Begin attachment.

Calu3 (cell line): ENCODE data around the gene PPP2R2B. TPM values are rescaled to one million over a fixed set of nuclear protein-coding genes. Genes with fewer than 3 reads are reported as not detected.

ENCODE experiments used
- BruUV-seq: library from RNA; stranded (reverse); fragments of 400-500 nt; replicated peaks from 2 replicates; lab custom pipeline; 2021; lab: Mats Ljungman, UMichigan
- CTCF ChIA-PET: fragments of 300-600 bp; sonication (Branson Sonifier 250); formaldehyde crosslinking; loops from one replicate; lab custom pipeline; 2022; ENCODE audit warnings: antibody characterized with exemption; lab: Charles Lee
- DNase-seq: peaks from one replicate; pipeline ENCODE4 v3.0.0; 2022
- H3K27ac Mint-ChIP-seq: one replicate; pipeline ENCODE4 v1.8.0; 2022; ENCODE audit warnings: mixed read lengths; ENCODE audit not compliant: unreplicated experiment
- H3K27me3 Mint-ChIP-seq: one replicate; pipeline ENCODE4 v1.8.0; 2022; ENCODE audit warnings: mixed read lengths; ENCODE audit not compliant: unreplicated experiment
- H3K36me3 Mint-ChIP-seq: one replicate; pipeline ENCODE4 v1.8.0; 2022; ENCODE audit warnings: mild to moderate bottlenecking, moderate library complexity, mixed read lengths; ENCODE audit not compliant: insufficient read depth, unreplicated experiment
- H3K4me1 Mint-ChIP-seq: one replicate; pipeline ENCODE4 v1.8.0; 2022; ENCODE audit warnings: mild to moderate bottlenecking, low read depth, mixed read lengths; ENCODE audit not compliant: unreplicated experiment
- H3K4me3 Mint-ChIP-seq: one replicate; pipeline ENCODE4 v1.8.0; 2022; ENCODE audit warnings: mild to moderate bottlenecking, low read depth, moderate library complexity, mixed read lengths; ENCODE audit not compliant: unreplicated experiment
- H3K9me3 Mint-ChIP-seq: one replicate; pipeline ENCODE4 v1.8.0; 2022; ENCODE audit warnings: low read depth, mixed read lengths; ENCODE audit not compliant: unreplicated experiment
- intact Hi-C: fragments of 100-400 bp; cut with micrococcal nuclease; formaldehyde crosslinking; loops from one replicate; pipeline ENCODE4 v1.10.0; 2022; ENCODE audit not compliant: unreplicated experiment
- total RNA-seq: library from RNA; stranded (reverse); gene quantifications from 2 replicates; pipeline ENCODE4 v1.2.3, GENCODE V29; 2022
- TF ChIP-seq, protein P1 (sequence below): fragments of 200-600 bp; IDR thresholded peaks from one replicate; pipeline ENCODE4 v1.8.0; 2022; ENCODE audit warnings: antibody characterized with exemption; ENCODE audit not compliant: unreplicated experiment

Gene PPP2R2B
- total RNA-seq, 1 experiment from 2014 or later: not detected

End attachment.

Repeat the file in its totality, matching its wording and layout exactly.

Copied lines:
Calu3 (cell line): ENCODE data around the gene PPP2R2B. TPM values are rescaled to one million over a fixed set of nuclear protein-coding genes. Genes with fewer than 3 reads are reported as not detected.

ENCODE experiments used
- BruUV-seq: library from RNA; stranded (reverse); fragments of 400-500 nt; replicated peaks from 2 replicates; lab custom pipeline; 2021; lab: Mats Ljungman, UMichigan
- CTCF ChIA-PET: fragments of 300-600 bp; sonication (Branson Sonifier 250); formaldehyde crosslinking; loops from one replicate; lab custom pipeline; 2022; ENCODE audit warnings: antibody characterized with exemption; lab: Charles Lee
- DNase-seq: peaks from one replicate; pipeline ENCODE4 v3.0.0; 2022
- H3K27ac Mint-ChIP-seq: one replicate; pipeline ENCODE4 v1.8.0; 2022; ENCODE audit warnings: mixed read lengths; ENCODE audit not compliant: unreplicated experiment
- H3K27me3 Mint-ChIP-seq: one replicate; pipeline ENCODE4 v1.8.0; 2022; ENCODE audit warnings: mixed read lengths; ENCODE audit not compliant: unreplicated experiment
- H3K36me3 Mint-ChIP-seq: one replicate; pipeline ENCODE4 v1.8.0; 2022; ENCODE audit warnings: mild to moderate bottlenecking, moderate library complexity, mixed read lengths; ENCODE audit not compliant: insufficient read depth, unreplicated experiment
- H3K4me1 Mint-ChIP-seq: one replicate; pipeline ENCODE4 v1.8.0; 2022; ENCODE audit warnings: mild to moderate bottlenecking, low read depth, mixed read lengths; ENCODE audit not compliant: unreplicated experiment
- H3K4me3 Mint-ChIP-seq: one replicate; pipeline ENCODE4 v1.8.0; 2022; ENCODE audit warnings: mild to moderate bottlenecking, low read depth, moderate library complexity, mixed read lengths; ENCODE audit not compliant: unreplicated experiment
- H3K9me3 Mint-ChIP-seq: one replicate; pipeline ENCODE4 v1.8.0; 2022; ENCODE audit warnings: low read depth, mixed read lengths; ENCODE audit not compliant: unreplicated experiment
- intact Hi-C: fragments of 100-400 bp; cut with micrococcal nuclease; formaldehyde crosslinking; loops from one replicate; pipeline ENCODE4 v1.10.0; 2022; ENCODE audit not compliant: unreplicated experiment
- total RNA-seq: library from RNA; stranded (reverse); gene quantifications from 2 replicates; pipeline ENCODE4 v1.2.3, GENCODE V29; 2022
- TF ChIP-seq, protein P1 (sequence below): fragments of 200-600 bp; IDR thresholded peaks from one replicate; pipeline ENCODE4 v1.8.0; 2022; ENCODE audit warnings: antibody characterized with exemption; ENCODE audit not compliant: unreplicated experiment

Gene PPP2R2B
- total RNA-seq, 1 experiment from 2014 or later: not detected